Tax debates take back seat at Labour conference
The Labour Party conference in Brighton this week took place in a highly charged and occasionally chaotic atmosphere dominated by Brexit, leaving little time or attention for detailed tax policies.
It’s a pattern that is likely to be repeated when the Conservatives gather in Manchester next week.
Shadow chancellor John McDonnell, often credited as the primary mover of policy within Jeremy Corbyn’s team, took the stage on Monday morning to declare an end to austerity with a raft of spending commitments and measures to improve workers’ rights including:
- Universal free social care for the elderly
- An end to universal credit
- A ban on zero-hour contracts and reducing the working week to 32 hours.
- A return to collective bargaining, with share ownership widened to employees
- A £10/hr min wage.
The menu certainly lives up to Labour’s radical stance, but according to Institute for Fiscal Studies director Paul Johnson, both Labour’s plans and the government’s own commitment to increase spending on education and health over the next four years fall short of the amounts spent by the previous Labour government after the financial crisis hit in 2008-10.
“Total government spending is up, but as a percentage of net income, it’s pretty similar to the last Labour government. The size of the state hasn’t fallen,” Johnson told a meeting convened by the IFS, Institute for Government and CIOT to debate the “end of austerity”.
A no-deal Brexit would lead to economic contraction and rising government debt, he added.
TUC general secretary Frances O’Grady echoed his comments, but in starker terms: “The Tories are splashing cash around before the election, promising tax cuts to individuals and wealthy corporations. All this would be dwarfed by the impacts of a no-deal Brexit.”
Even with the return of rhetoric around fairness and inequality, one constituency delegate bemoaned, “Nobody argues for a redistributive tax system anymore.”
In response, CIOT president Glyn Fullelove reminded the fringe audience of an old joke about the Tax Genie, who’s first rule was that you could have fairness or simplicity, but not both.
Instead, O’Grady and Labour shadow business secretary Peter Dowd focused on reversing the reductions in corporation tax rates in recent years. This stance was very similar to a motion passed by the Lib Dems in Bournemouth the week before to reject “Conservative plans to turn Britain into an unregulated tax haven and calls for a return to a corporation tax rate of 20%, reversing the rate cut to 19% and the planned reduction to 17%, which are not necessary for international competitiveness and are an unjustified tax giveaway.”
Charitable status for private schools targeted
Back in the main conference hall, delegates voted to abolish private schools by removing their charitable status and redistributing their endowments, investments and properties to the state sector.
The motion stipulated that the commitment would be written into the party’s next general election manifesto, with an additional requirement for universities to limit the proportion of private school admissions to 7% - matching the current percentage of pupils who go to private schools.
The private schools vote was another throwback to Labour policies of the 1960s and 70s, but when AccountingWEB members were polled on the likely impacts on the growing academies sector, the consensus was that the likelihood of the motion reaching the statute book was extremely remote.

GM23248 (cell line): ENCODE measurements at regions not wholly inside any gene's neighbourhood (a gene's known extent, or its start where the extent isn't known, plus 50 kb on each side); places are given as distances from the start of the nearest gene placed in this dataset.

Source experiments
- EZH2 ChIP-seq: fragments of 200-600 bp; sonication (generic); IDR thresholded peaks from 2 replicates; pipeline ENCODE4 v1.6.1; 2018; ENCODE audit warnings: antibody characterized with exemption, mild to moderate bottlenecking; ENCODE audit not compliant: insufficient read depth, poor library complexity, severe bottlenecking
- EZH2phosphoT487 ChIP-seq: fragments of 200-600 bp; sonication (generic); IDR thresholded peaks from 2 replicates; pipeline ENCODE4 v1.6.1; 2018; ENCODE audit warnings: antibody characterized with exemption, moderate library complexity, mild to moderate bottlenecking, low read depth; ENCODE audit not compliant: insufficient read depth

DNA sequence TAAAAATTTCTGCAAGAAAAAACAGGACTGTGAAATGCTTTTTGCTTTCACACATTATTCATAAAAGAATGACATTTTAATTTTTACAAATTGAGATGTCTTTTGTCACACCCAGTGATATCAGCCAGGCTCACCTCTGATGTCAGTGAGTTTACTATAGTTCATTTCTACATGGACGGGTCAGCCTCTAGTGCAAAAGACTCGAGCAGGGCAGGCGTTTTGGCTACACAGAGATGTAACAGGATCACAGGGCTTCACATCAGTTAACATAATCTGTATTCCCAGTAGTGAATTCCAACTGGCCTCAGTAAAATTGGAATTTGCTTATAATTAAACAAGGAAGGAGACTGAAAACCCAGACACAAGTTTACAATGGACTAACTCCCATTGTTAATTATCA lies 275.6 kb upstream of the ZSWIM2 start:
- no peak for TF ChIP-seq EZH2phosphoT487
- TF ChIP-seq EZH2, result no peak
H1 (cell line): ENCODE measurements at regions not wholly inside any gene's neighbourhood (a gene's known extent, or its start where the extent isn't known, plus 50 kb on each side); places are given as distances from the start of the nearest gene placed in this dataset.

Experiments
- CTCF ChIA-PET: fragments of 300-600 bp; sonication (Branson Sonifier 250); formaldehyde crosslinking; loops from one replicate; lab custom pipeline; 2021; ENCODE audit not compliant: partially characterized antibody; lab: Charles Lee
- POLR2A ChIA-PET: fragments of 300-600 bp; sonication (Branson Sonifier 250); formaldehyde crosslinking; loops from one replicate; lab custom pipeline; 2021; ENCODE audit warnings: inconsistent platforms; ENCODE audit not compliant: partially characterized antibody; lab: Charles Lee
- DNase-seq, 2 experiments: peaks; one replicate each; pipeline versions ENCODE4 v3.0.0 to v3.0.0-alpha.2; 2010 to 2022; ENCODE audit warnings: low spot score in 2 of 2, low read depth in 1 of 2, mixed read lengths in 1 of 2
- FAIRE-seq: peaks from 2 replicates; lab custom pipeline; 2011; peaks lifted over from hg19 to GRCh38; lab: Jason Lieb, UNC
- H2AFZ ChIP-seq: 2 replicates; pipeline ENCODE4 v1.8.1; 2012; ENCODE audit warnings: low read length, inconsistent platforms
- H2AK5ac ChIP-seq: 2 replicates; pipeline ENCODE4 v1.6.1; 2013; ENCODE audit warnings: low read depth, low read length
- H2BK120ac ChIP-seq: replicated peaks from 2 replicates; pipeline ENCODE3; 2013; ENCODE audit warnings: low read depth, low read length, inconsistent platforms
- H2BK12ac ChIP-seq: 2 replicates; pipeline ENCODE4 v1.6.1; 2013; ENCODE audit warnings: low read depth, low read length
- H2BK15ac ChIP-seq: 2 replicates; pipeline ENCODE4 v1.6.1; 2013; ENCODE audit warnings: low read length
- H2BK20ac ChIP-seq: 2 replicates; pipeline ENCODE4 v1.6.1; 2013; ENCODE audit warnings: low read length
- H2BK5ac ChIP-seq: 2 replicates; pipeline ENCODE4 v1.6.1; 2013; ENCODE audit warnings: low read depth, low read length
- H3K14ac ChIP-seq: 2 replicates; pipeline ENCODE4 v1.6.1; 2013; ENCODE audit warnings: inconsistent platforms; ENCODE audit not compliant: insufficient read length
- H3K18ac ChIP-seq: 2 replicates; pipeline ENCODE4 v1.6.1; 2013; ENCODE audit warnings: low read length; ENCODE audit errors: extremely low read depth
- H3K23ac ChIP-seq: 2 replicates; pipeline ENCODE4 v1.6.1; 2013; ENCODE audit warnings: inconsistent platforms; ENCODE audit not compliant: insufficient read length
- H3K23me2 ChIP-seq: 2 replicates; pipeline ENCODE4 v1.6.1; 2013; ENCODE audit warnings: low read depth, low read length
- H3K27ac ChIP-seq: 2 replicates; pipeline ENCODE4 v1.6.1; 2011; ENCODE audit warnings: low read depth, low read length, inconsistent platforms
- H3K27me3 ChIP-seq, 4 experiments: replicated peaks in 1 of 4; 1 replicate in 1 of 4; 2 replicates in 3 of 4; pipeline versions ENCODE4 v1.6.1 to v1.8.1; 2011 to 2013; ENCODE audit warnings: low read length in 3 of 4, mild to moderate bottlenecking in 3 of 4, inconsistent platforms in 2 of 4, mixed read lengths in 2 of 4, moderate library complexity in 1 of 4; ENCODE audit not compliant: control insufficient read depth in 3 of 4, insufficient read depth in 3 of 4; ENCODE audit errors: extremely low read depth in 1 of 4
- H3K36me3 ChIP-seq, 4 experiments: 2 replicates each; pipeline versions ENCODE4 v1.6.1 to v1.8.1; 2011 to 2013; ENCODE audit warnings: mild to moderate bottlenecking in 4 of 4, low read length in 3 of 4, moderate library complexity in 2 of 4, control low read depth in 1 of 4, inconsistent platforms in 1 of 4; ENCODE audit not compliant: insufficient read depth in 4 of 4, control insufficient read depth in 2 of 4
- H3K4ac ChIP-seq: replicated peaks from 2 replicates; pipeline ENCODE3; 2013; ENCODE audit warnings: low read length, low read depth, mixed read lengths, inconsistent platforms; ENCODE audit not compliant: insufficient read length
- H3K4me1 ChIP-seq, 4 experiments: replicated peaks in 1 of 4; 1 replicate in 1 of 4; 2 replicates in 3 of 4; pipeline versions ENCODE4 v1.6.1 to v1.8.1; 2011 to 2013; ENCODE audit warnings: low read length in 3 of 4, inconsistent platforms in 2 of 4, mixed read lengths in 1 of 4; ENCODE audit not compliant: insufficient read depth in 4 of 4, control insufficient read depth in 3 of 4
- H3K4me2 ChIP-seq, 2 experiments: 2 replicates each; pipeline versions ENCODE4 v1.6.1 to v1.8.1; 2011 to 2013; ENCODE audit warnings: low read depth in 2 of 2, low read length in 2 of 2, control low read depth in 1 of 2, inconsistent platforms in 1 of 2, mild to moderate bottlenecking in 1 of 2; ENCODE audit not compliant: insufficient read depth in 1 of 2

Removing charitable status from private schools might raise the cost of school fees and mildly dent numbers, according to Ireallyshouldknowthisbut. But, they added, “The chances of private schools being banned, assets being seized and redistributed? None whatsoever.”
The Brexit effect
Such is the political turmoil at the moment that almost any policy put forward during the current conference season will be dwarfed by the endgame around Brexit.
Looking for more detail on taxation issues, the AAT’s observer in Brighton this week, tax policy expert Brian Palmer, said that Making Tax Digital was greeted with “stony faces” when it was raised at a fringe meeting.
“We can’t do anything about it until we get a government,” Palmer explained. “HMRC is still trying to put together policy but is hamstrung by the political climate. Everybody is trying to do something, but who will take it forward and in what direction? The decks are being cleared for Europe and all contentious issues are being pulled.”
Anthony Walters, head of public affairs at ACCA, agreed that the level of detail on tax measures was in short supply. Walters and his team have been in Brighton liaising with Labour politicians including shadow trade and international trade minister Bill Esterson, who told a fringe event about plans to introduce a “single front door” business support service.
“Our objective here is about visibility and having a voice among politicians,” said Andrews. “It’s important for chartered professional bodies to be seen as independent experts acting in the interest of wider society. We’re trying to demonstrate what we can offer to aid policy development and we have been asked to provide details certain items.”
In addition to helping with the Labour’s business support plan, ACCA’s public affairs team has been arguing for a slower, more sensitive approach to the off-payroll IR35 rules and indicated that the Labour shadow ministers were taking their suggestions on board – without going too deeply into the detail.
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AccountingWEB’s Head of Insight has been with the site since 1999 and likes to spend his time studying accountants’ technology habits. When not nerding out, you can find him exploring obscure indie music and searching for the perfect organic sourdough loaf from his base in Brighton, UK.